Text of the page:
One of the first community solar projects to be built in western Maryland is under new management and offering shorter, more flexible contracts.
Common Energy, a New York-based renewable energy company, has taken over subscription services for a 2,000-kilowatt solar array under construction in Washington County. Electric customers in Potomac Edison’s Maryland service territory — including Frederick County — are eligible to offset their residential energy use with solar power.
“One thing that has changed fundamentally on this project is the customer offerings,” said Richard Keiser, CEO and founder of Common Energy.
The project is offering a 10 percent discount to residential electric rates as one-year subscriptions with the option to renew annually or cancel without cost. The length of the contract and ability to drop the service is the major difference between Common Energy and the previous management company Neighborhood Sun, which was offering only 20-year contracts.
Customers who rent or may sell their homes will have greater flexibility to sign up and earn credits to reduce their energy costs. The project is sized to accommodate 350 residential customers with an estimated savings of $10 to $20 per month, Keiser said.
The project — known as Rockdale Solar — is part of Maryland’s Community Solar Pilot Program, which allows residents to purchase a portion of their electricity from solar arrays built off their property and credit the power to their home in order to offset their monthly electric bill.
Maryland has pursued community solar because it makes solar energy available to people who cannot afford or cannot physically install panels on their homes. There are multiple reasons why that may be, including renting a property rather than owning it, shading on roofs or structural problems with the roof.
The General Assembly and Gov. Larry Hogan (R) approved the pilot in 2015 and turned the program over to the Maryland Public Service Commission to establish rules. Earlier this month, Hogan signed a bill to extend the pilot to 2022.
Rockdale Solar is under construction on 20 acres in Williamsport west of Hagerstown, by the developer Conductive Power.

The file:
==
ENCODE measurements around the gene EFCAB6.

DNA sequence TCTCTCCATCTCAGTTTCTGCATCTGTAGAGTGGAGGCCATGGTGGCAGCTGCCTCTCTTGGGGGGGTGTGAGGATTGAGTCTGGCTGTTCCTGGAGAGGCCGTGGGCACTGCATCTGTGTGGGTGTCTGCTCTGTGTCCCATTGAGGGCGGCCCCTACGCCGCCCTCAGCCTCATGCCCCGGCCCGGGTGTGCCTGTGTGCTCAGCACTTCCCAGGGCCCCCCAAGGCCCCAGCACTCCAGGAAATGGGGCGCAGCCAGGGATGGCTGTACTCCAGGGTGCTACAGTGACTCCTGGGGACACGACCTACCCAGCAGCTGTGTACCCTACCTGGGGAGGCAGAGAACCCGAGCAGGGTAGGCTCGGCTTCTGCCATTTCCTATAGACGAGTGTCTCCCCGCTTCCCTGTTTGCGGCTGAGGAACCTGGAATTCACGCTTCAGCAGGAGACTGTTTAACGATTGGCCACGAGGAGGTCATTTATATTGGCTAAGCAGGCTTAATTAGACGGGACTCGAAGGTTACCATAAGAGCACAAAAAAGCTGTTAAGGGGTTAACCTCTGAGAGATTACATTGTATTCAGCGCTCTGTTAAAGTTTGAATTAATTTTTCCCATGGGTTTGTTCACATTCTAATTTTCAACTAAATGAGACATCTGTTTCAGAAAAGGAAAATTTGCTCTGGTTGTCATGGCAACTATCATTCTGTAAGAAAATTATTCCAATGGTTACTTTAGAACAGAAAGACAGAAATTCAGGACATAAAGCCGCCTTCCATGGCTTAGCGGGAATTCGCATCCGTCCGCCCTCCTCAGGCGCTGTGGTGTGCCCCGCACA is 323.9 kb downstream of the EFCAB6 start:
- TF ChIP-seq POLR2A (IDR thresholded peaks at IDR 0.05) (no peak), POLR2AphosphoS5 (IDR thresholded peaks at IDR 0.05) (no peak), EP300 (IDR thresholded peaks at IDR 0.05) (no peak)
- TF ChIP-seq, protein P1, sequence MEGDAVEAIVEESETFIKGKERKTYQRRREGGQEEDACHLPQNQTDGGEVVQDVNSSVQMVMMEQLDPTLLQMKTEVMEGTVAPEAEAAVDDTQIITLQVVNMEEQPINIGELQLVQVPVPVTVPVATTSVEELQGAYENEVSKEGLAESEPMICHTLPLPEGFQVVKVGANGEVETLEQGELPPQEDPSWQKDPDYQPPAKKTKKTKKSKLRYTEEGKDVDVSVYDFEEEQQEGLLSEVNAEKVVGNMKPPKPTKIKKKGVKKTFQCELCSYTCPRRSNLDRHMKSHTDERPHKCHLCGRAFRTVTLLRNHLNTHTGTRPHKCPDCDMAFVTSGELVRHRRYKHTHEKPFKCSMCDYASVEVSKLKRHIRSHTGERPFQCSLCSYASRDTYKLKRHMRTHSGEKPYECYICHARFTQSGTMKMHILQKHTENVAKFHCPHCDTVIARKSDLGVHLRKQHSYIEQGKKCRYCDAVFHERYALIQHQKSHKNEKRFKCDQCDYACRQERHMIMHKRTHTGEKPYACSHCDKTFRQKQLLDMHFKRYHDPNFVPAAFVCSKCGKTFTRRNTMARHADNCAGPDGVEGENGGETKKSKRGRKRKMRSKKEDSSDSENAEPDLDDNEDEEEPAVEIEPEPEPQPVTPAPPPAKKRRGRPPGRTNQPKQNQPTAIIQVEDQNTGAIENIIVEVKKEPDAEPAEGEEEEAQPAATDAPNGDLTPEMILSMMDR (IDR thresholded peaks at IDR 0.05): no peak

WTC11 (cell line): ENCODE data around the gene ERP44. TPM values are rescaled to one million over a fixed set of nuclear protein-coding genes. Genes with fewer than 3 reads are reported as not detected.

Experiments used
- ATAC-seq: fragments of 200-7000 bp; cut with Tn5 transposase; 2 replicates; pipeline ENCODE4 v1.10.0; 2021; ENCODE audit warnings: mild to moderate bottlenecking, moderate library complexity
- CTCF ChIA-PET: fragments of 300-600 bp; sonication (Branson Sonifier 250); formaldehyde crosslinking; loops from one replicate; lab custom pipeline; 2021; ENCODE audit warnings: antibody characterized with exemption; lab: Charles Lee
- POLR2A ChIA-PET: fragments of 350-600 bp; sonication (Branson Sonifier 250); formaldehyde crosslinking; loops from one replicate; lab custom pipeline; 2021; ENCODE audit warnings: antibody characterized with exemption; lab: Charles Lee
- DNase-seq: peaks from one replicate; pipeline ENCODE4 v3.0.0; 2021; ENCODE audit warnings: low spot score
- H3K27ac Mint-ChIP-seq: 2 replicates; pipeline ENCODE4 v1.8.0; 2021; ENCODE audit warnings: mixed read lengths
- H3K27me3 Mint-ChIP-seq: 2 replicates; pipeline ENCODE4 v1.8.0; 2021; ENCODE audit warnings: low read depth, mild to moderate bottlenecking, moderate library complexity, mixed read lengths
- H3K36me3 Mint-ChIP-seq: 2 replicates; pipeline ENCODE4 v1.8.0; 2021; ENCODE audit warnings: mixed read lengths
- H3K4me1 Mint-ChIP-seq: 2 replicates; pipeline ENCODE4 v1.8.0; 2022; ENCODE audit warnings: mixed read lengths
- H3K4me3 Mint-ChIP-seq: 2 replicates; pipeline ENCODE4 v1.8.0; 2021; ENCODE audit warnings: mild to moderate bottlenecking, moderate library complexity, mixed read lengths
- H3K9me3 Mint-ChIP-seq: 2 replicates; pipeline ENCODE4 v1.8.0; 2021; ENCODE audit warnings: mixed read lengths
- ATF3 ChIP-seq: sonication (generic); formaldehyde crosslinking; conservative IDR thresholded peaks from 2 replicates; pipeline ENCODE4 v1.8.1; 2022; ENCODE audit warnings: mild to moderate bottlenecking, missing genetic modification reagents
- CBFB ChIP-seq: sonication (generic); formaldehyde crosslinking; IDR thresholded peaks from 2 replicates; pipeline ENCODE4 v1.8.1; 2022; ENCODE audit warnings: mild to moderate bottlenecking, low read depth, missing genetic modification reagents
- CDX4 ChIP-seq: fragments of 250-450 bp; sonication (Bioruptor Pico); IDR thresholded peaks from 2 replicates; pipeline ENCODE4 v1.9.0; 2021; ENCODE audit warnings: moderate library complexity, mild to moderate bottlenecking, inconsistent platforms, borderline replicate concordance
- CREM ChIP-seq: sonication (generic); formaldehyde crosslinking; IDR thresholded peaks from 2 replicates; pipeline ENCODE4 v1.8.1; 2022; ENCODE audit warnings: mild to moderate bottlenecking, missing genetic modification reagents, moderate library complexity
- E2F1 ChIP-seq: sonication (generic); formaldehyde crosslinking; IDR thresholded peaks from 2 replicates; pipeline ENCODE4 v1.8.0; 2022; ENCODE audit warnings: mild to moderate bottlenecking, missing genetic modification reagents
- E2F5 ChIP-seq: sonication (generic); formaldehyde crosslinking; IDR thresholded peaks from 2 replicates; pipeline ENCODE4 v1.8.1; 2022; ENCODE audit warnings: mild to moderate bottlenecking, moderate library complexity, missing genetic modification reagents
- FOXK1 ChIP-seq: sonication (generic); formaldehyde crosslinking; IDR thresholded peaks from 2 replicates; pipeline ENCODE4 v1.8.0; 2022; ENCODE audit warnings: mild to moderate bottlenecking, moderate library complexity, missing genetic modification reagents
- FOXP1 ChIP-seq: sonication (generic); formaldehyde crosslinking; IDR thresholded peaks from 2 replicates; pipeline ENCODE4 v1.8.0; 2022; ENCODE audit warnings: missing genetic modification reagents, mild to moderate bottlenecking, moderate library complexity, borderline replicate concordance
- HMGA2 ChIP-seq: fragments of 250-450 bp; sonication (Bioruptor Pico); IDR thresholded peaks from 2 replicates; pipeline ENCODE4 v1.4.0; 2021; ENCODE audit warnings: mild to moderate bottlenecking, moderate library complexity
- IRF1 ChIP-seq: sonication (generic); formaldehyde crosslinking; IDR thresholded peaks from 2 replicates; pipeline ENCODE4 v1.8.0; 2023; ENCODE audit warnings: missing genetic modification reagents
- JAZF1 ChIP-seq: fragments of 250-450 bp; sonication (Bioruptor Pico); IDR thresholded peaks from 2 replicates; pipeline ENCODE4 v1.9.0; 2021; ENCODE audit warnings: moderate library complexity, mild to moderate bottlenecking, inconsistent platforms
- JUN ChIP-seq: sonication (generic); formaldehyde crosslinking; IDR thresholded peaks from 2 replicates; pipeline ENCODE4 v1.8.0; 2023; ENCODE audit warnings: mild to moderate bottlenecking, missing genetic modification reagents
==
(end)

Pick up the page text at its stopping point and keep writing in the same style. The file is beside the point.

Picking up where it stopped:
Common Energy is a relatively young company — operating for a year and a half — but it has already connected customers to approximately 20 community solar projects. The majority of the projects are based in New York, but Common Energy has a pipeline of projects in states in the Northeast and Mid-Atlantic where community solar programs are established, Keiser said.
The company has an A-minus ranking from the Better Business Bureau, which means it earned between 90 and 93.99 points on the nonprofit’s 100-point scale. Length of time in business is worth up to 10 points, and newer companies can be docked in this category.
Rockdale Solar is anticipated to be the second community solar project to go into service in Potomac Edison’s service territory in Maryland. The utility has 14 community solar projects, in total, in the planning stages, Aaron Ruegg, a spokesman for Potomac Edison, said by email.
Potomac Edison does not provide rebates directly to customers who sign up to be a community solar subscriber, he said.
“Customers may subscribe to a percentage of the electricity produced by the solar generator, which will be used to offset a portion of their monthly electricity usage,” Ruegg said.
Common Energy will invoice subscribers directly and show the original amount due to Potomac Edison, the savings through Common Energy, the lower amount due and the environmental impact, Keiser said.
Each subscriber will prevent approximately 15,000 pounds of carbon emissions per year, which in aggregate is 5.3 million pounds of carbon emissions annually, according to Common Energy. That would be equal to the carbon dioxide savings of not burning 48 rail cars’ worth of coal, according to the U.S. Environmental Protection Agency’s online greenhouse gas equivalency calculator.
The benefit of community solar is that it disaggregates the purchase and installation of renewable technology and consumer adoption, Keiser said. People no longer have to own a home, make improvements to their home or have access to credit to purchase the technology in order to access solar energy.
With the cost of solar energy also falling and states adopting mandates for utilities to include solar energy, it is an advantageous time to construct these projects, he said.
“I believe this is a global-scale, world-scale, problem, and the cost of clean energy has fallen,” Keiser said.